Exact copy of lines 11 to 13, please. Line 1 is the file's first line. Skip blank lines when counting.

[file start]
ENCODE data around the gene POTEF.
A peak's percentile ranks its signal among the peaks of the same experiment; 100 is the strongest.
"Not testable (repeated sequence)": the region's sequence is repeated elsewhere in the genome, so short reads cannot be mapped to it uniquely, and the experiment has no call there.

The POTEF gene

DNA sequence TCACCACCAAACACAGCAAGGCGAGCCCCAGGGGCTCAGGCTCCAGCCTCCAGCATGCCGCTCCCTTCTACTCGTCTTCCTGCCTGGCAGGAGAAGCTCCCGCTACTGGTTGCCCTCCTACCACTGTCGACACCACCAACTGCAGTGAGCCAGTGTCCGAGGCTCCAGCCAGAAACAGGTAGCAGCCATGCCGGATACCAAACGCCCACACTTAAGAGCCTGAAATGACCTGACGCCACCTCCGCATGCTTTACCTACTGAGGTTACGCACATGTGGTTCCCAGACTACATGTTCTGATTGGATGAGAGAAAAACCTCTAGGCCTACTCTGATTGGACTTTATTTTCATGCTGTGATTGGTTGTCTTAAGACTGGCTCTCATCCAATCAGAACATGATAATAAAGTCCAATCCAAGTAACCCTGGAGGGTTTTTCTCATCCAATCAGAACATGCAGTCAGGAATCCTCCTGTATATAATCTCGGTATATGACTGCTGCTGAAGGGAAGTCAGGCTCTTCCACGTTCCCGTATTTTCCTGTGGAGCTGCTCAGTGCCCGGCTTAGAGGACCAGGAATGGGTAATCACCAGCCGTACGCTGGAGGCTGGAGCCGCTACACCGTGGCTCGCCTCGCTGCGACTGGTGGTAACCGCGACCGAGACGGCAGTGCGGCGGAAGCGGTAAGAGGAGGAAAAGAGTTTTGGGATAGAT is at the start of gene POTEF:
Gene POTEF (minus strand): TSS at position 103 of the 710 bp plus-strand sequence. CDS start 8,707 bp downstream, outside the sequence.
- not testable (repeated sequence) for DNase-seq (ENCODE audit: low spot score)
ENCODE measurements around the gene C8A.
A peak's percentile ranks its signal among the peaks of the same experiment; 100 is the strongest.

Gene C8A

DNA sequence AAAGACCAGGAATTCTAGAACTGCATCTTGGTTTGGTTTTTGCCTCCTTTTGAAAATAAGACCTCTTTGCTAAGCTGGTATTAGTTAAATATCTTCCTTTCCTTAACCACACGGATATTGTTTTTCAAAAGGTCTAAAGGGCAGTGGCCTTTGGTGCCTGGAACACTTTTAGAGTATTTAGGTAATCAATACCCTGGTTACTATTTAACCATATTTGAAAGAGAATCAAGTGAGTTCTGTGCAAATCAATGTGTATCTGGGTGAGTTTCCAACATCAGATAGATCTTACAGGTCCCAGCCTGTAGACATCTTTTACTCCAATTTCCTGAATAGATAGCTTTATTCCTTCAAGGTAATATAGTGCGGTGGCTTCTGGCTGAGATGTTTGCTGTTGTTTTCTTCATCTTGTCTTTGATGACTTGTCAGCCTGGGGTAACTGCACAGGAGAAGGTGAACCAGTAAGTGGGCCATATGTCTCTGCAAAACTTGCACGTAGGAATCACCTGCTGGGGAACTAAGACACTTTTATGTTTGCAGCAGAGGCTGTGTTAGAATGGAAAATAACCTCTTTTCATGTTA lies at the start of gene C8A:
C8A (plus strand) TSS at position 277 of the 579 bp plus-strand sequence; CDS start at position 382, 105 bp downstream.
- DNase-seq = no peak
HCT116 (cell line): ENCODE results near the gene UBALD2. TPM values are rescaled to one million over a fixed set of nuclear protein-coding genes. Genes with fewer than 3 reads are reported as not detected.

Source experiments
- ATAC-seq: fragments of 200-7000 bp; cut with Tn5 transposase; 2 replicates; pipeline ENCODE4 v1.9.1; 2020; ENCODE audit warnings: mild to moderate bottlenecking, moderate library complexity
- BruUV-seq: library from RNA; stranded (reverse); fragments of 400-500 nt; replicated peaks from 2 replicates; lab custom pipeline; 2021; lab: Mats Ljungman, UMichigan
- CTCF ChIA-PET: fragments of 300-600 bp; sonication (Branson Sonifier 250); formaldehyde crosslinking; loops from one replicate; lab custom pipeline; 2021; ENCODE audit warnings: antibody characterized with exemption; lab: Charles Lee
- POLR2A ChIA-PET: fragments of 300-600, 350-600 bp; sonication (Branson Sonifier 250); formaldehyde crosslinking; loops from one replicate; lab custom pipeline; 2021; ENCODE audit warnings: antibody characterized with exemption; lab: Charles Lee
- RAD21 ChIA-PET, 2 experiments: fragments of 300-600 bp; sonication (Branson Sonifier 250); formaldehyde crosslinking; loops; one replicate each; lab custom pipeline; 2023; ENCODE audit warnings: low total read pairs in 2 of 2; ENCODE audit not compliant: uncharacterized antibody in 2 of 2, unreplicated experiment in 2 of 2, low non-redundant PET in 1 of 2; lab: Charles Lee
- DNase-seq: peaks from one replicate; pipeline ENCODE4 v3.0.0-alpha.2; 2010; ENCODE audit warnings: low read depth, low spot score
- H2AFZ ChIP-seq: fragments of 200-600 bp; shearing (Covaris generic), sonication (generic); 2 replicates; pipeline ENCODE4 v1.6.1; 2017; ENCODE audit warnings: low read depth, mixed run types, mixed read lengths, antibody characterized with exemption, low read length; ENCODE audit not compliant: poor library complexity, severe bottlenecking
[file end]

DNA sequence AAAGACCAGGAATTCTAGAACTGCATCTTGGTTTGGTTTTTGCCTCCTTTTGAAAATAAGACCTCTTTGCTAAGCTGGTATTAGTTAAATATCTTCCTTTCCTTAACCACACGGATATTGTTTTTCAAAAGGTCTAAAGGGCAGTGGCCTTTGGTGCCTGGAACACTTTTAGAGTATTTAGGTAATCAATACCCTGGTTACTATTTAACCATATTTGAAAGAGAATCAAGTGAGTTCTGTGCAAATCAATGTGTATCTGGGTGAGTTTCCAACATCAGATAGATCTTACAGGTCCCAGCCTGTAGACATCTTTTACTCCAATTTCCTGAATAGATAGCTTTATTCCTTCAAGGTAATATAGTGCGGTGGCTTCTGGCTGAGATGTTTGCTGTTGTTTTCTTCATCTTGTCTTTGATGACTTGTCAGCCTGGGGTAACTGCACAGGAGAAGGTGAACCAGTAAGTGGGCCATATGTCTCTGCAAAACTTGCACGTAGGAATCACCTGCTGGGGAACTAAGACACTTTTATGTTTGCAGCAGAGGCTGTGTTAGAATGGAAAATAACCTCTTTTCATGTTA lies at the start of gene C8A:
C8A (plus strand) TSS at position 277 of the 579 bp plus-strand sequence; CDS start at position 382, 105 bp downstream.
- DNase-seq = no peak